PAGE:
Even the most uncomplicated of families extend beyond Mom, Dad and kids. You most likely have aunts, uncles and cousins to take into account, and if you're building a family tree, you might like to include them. Fortunately, creating a family tree that features extended family members is a pretty simple process.
Gather Family Information
Before you start your tree, make a list. Include every family member you plan to put on your family tree, including aunts, uncles and cousins. In total, your list should feature:
- Brothers and sisters, including half-siblings
- Aunts and uncles
- Nieces and nephews
Next to each name, record the information you'd like to feature on the family tree, such as dates of birth and death if applicable, medical histories, height and weight and anything else you think would be relevant.
Create a Symbol Key
First, choose the symbols to use to represent each type of family member and relationship. Traditionally, rectangles stand for males and circles for females. Vertical lines connect parents to children, and horizontal lines connect spouses and siblings. However, feel free to make your own symbol key with different shapes or dotted lines, if you'd like.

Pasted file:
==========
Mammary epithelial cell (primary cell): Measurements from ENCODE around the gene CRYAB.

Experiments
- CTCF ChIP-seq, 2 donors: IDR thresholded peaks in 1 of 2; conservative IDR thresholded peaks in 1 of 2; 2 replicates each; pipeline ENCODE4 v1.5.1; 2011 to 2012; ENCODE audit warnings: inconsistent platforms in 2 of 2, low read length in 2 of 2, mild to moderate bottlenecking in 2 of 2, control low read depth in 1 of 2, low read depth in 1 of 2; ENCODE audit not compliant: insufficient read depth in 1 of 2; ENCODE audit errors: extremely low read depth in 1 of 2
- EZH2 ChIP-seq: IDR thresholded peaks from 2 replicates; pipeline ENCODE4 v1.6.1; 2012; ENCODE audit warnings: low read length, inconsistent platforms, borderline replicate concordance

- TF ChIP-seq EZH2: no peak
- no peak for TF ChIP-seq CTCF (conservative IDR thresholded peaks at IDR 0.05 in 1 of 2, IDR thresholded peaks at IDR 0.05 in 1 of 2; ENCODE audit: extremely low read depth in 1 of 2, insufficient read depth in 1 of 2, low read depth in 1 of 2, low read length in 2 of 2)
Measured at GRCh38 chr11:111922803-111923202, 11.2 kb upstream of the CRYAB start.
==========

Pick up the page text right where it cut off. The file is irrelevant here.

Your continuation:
Draw Your Tree
Now, take pen to paper. Start with yourself, either at the bottom or center of the page, since most often older generations will go above you. (But again, it's your tree, so you can design it to branch out in any direction you choose.) Place your brothers and sisters next to yourself, with older siblings on the left and younger on the right. Draw vertical lines coming up from each sibling, connected at the top by a horizontal line.
Draw your parents above yourself and a horizontal line connecting them. Put a vertical line between their spousal connection and your sibling connection. Your immediate family is complete now, so it's time to add in those extended family members.
Draw your parents' siblings – your aunts and uncles – next to your parents on the tree, connecting them with that horizontal sibling line. Do your best to keep them in order from youngest to oldest, but you might not be able to, depending on how many kids each has and the design of your tree. Next, include your siblings, connecting them directly to their parents or their parents' spousal relationship line.
Continue filling out your tree using the same patterns until it includes all the family members on your original list.
- For the paper family tree, decorate by drawing leaves around each name and coloring it in using a light green pencil.
Brenna Swanston is a freelance writer, editor and journalist. She covers topics including environment, education, agriculture, travel, immigration and religion. She previously reported for the Sun newspaper in Santa Maria, Calif., and holds a bachelor's in journalism from California Polytechnic State University. Swanston is an avid traveler and loves jazz, yoga and craft beer.